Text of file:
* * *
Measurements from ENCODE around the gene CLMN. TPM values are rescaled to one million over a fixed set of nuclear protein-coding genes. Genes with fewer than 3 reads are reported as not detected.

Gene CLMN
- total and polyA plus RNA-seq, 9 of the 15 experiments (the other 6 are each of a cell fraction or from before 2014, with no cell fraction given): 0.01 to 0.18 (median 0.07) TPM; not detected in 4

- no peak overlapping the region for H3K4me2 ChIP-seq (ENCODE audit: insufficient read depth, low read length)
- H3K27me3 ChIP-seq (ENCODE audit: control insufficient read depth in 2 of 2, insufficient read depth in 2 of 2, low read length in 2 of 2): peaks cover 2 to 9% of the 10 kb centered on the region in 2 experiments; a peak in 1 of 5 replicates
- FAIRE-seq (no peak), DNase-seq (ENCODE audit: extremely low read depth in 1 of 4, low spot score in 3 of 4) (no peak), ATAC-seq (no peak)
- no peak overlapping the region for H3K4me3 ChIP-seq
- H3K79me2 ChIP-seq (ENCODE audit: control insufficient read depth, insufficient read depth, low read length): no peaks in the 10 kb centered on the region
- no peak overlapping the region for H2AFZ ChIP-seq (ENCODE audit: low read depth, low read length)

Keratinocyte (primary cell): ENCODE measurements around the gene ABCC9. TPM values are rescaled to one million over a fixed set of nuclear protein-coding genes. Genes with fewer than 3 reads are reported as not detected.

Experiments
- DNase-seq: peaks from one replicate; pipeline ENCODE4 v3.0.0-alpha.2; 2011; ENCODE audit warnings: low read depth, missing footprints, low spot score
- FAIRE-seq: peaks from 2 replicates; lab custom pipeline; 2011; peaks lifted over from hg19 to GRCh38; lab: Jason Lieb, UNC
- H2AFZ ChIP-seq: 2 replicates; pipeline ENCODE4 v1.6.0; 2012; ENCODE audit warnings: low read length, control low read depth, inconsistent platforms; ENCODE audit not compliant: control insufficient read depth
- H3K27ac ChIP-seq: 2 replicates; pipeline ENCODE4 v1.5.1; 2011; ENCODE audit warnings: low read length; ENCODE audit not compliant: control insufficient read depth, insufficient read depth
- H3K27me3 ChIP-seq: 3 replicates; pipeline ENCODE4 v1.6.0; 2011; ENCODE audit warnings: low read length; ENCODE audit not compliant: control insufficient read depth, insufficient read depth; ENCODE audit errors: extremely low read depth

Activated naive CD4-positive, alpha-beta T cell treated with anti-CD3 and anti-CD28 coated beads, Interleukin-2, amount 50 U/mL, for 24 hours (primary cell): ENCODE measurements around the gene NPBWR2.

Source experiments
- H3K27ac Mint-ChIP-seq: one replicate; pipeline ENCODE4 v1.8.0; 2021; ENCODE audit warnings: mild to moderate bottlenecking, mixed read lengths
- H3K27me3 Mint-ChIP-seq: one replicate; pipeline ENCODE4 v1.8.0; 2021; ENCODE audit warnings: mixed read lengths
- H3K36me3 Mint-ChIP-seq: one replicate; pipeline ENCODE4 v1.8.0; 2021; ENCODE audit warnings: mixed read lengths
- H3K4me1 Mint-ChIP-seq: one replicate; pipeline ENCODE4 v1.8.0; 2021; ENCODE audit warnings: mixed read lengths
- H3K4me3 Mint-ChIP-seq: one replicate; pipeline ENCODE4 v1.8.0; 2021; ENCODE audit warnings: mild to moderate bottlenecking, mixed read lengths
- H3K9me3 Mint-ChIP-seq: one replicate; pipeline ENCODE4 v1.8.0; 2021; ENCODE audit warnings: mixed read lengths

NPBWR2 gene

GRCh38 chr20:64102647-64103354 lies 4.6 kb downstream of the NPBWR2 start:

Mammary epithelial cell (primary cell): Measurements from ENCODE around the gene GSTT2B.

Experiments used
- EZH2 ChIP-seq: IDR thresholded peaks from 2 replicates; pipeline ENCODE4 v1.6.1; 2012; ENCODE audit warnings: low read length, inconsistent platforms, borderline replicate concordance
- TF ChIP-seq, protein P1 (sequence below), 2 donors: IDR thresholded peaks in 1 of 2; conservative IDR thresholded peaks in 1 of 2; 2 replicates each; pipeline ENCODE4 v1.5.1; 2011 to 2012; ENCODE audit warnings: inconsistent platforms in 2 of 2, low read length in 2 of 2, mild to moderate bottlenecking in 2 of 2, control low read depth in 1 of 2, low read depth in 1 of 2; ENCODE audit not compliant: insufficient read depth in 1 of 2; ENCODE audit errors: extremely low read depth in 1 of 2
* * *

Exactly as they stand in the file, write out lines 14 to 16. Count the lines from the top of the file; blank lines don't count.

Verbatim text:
- H2AFZ ChIP-seq: 2 replicates; pipeline ENCODE4 v1.6.0; 2012; ENCODE audit warnings: low read length, control low read depth, inconsistent platforms; ENCODE audit not compliant: control insufficient read depth
- H3K27ac ChIP-seq: 2 replicates; pipeline ENCODE4 v1.5.1; 2011; ENCODE audit warnings: low read length; ENCODE audit not compliant: control insufficient read depth, insufficient read depth
- H3K27me3 ChIP-seq: 3 replicates; pipeline ENCODE4 v1.6.0; 2011; ENCODE audit warnings: low read length; ENCODE audit not compliant: control insufficient read depth, insufficient read depth; ENCODE audit errors: extremely low read depth